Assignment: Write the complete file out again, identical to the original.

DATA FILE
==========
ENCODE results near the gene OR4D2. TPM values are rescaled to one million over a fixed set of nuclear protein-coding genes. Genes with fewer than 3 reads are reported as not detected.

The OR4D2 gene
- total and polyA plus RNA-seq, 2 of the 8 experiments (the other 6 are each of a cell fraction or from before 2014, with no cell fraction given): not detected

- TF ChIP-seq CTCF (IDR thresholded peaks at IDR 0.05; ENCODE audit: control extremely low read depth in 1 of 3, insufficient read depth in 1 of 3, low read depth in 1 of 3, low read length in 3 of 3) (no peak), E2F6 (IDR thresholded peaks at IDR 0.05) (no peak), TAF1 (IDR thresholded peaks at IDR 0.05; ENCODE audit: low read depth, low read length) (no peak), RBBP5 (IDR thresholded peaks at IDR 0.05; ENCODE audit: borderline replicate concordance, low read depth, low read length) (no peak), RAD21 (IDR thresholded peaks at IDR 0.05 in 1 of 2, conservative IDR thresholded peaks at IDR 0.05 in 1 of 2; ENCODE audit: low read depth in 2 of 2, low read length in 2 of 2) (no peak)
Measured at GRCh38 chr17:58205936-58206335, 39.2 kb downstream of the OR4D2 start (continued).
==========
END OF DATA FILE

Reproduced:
ENCODE results near the gene OR4D2. TPM values are rescaled to one million over a fixed set of nuclear protein-coding genes. Genes with fewer than 3 reads are reported as not detected.

The OR4D2 gene
- total and polyA plus RNA-seq, 2 of the 8 experiments (the other 6 are each of a cell fraction or from before 2014, with no cell fraction given): not detected

- TF ChIP-seq CTCF (IDR thresholded peaks at IDR 0.05; ENCODE audit: control extremely low read depth in 1 of 3, insufficient read depth in 1 of 3, low read depth in 1 of 3, low read length in 3 of 3) (no peak), E2F6 (IDR thresholded peaks at IDR 0.05) (no peak), TAF1 (IDR thresholded peaks at IDR 0.05; ENCODE audit: low read depth, low read length) (no peak), RBBP5 (IDR thresholded peaks at IDR 0.05; ENCODE audit: borderline replicate concordance, low read depth, low read length) (no peak), RAD21 (IDR thresholded peaks at IDR 0.05 in 1 of 2, conservative IDR thresholded peaks at IDR 0.05 in 1 of 2; ENCODE audit: low read depth in 2 of 2, low read length in 2 of 2) (no peak)
Measured at GRCh38 chr17:58205936-58206335, 39.2 kb downstream of the OR4D2 start (continued).